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Thursday 23 February 2023: 5.30 - 7.00pm: in person at the Warburg Institute, and online via Zoom.
Public lecture by Dr Matthias Roick (Institute of Philosophy and Sociology at the Polish Academy of Sciences, Warsaw)

The lecture will explore how early modern academic texts, including commentaries and dissertations, treated the topic of friendship. Among other texts, Dr Roick will analyse Hieronymus Wolf’s commentary on Cicero’s De amicitia and explore how Wolf employed the commentary to reflect on his personal situation in post-reformation Augsburg. Many of the materials discussed in the lecture will be analysed in further depth with the students during the next day’s workshop.  


Friday 24 February 2023: 10.30am - 6.00pm: in person at the Warburg Institute

This training day, primarily intended for research students and early career researchers [ECRs] in Renaissance intellectual history, provides a practical introduction to handling and editing Renaissance printed books in Latin, with a special focus on non-literary prose. 

  • Max. 25 places available
  • Pre-registration and statement of motivation required (more info will follow)
  • Intermediate reading knowledge of Latin required

The aims of the workshop are:

(1) to equip research students and ECRs with the skills required to transcribe and analyse early printed texts 
(2) to provide them with hands-on experience of early modern reading and writing practice
(3) to ground this practical knowledge in a broader understanding of book history, print culture, and the physical dimension of early modern textual culture. 

The source material for the workshop, as a paradigmatic case study, will be academic commentaries and dissertations on moral philosophy. The lead instructors, Dr Matthias Roick and Prof David Lines (Centre for the Study of the Renaissance, Warwick), are experts in both Renaissance book history and the early history of universities & ethics. Dr Sara Miglietti (Warburg Institute) will contribute to the afternoon session with a discussion of Renaissance practices of textual revision, stemming from her own experience of editing 16th-century printed texts.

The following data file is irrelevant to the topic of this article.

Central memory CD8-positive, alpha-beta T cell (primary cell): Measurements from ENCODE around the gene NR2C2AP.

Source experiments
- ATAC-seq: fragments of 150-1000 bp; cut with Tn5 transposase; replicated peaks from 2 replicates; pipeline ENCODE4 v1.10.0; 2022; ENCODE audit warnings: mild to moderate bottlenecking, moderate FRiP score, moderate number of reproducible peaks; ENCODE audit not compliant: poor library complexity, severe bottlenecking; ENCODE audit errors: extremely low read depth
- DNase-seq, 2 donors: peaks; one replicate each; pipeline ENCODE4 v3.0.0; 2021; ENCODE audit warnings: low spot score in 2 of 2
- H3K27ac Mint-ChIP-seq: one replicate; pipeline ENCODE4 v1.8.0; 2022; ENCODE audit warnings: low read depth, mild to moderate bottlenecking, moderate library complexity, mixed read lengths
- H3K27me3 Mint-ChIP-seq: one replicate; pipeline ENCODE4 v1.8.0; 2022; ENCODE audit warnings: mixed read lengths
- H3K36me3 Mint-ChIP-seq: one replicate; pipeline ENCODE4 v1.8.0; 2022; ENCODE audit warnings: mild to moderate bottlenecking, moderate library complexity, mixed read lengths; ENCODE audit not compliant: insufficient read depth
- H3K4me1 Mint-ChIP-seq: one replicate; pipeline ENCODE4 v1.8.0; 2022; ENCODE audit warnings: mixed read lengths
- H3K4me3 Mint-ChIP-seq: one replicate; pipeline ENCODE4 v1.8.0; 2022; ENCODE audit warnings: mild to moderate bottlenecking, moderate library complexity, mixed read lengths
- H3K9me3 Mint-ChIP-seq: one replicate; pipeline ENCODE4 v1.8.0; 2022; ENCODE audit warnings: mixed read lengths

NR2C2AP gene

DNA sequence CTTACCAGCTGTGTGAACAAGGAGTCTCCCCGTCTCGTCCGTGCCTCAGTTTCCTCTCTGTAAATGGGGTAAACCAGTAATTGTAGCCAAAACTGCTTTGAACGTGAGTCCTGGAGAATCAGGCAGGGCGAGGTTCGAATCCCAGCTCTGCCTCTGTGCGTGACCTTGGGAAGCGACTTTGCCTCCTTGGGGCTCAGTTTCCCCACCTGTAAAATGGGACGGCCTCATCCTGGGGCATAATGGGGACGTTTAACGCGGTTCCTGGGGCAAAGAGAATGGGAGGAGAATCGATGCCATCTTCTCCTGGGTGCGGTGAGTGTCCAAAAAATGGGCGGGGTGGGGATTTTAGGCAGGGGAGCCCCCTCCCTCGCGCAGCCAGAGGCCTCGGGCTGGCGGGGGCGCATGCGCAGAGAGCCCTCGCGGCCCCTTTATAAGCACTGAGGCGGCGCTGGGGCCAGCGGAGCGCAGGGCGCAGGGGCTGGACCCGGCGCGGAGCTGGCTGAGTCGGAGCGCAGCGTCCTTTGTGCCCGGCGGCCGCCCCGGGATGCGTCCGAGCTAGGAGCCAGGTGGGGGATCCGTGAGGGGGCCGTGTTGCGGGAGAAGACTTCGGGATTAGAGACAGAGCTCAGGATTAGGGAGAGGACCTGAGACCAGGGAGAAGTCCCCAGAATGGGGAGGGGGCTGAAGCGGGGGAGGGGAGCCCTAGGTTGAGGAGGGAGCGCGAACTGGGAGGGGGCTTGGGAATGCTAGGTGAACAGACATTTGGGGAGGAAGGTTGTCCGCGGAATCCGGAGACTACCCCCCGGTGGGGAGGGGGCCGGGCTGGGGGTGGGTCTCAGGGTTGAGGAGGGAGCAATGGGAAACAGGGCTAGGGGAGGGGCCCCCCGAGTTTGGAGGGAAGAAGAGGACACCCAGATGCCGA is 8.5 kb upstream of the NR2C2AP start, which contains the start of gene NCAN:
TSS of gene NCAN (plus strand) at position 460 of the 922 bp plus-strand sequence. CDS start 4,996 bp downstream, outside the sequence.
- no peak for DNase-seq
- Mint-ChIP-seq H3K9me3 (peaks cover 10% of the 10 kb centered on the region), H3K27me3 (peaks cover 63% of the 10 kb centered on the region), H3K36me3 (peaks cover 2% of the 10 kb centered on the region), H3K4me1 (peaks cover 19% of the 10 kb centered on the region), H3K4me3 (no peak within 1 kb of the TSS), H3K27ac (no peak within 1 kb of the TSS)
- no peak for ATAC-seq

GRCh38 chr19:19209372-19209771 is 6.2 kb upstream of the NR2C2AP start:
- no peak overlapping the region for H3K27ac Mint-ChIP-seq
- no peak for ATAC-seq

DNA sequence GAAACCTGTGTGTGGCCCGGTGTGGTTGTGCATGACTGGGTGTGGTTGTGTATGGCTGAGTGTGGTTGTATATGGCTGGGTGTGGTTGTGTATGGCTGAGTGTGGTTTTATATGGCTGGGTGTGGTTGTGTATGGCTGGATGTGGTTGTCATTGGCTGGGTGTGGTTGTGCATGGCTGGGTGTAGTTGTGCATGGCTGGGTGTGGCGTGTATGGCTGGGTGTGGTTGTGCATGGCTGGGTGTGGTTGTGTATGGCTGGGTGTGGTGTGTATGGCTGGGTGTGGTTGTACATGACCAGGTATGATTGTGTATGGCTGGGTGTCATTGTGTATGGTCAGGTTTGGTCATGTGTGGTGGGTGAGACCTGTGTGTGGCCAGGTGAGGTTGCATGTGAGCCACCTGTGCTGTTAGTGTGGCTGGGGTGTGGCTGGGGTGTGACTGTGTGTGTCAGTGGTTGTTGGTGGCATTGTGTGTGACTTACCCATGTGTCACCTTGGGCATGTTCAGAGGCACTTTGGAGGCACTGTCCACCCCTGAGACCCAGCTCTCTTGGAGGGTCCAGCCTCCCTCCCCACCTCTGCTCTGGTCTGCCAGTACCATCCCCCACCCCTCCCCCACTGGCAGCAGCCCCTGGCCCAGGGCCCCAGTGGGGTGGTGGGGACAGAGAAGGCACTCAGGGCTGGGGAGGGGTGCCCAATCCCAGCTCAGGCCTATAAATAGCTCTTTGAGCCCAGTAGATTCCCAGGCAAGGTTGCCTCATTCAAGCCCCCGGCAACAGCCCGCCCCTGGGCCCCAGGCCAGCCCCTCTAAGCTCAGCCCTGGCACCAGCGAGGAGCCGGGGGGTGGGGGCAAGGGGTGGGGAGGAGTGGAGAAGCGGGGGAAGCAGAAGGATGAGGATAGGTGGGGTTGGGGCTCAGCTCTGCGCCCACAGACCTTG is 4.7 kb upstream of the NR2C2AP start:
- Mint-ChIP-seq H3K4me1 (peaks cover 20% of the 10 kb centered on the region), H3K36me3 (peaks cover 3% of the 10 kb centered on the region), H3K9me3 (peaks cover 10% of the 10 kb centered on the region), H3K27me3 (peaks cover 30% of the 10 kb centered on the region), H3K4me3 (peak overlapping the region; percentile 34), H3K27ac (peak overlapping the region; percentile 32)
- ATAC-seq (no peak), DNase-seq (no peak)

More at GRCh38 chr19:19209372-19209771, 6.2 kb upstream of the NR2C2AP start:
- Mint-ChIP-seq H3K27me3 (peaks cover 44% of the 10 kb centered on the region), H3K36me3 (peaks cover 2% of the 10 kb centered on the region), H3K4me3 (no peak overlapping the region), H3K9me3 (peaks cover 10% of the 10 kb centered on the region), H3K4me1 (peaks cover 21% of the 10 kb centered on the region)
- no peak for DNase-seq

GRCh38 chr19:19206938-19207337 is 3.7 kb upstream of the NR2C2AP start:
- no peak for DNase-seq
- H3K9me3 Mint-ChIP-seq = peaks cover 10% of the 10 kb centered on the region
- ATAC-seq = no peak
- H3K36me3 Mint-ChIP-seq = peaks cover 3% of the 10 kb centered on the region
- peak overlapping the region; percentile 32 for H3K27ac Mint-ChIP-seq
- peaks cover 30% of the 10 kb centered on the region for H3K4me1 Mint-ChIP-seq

10.30 Registration and coffee

10.45 Welcome by Prof Bill Sherman, Director of the Warburg Institute.

11.00 Session 1: The early printed book as a physical object. Basic notions of bibliography and book history such as format, pagination and signatures, methods of notation, title-pages, sammelbände, and bindings. For this session, as for the following ones, we plan to make use both of digital tools and of actual books from the Warburg’s Special Collections. 

12.00 Coffee break 

12.15 Session 2: How to ‘read’ early modern books: 1) practical advice on reading and transcribing early modern Latin and Greek typefaces. 2) different kinds of paratexts such as prefaces, letters to the reader, dedicatory poems, indices, and marginal notes; 3) copy-specific information such as handwritten notes, signs, and marginalia. 

13.15 Lunch break (sandwich lunch provided)

14.15 Session 3: The ‘text universes’ of early modern print culture: 1) citation practices; 2) identification of quotations; 3) intertextual relations; 4) textual revision – handling revised / augmented editions.

15.45 Coffee break

16.00 Session 4: Practical activity. Students try their hand at transcribing and analysing a page from these materials, with supervision and feedback from the course tutors. 

17.30 Wrap up 

NB: The workshop is primarily intended for PhD students and ECRs, but is open to anyone (including advanced MA students and independent researchers) interested in the basics of early modern book culture. Requirements include: a reading knowledge of Latin (at least intermediate level) and a research topic that requires some knowledge of early modern book culture. Knowledge of Ancient Greek is welcome, but not necessary. A brief statement of motivation will be required at sign-up.


This programme is generously supported by the London Arts and Humanities Partnership.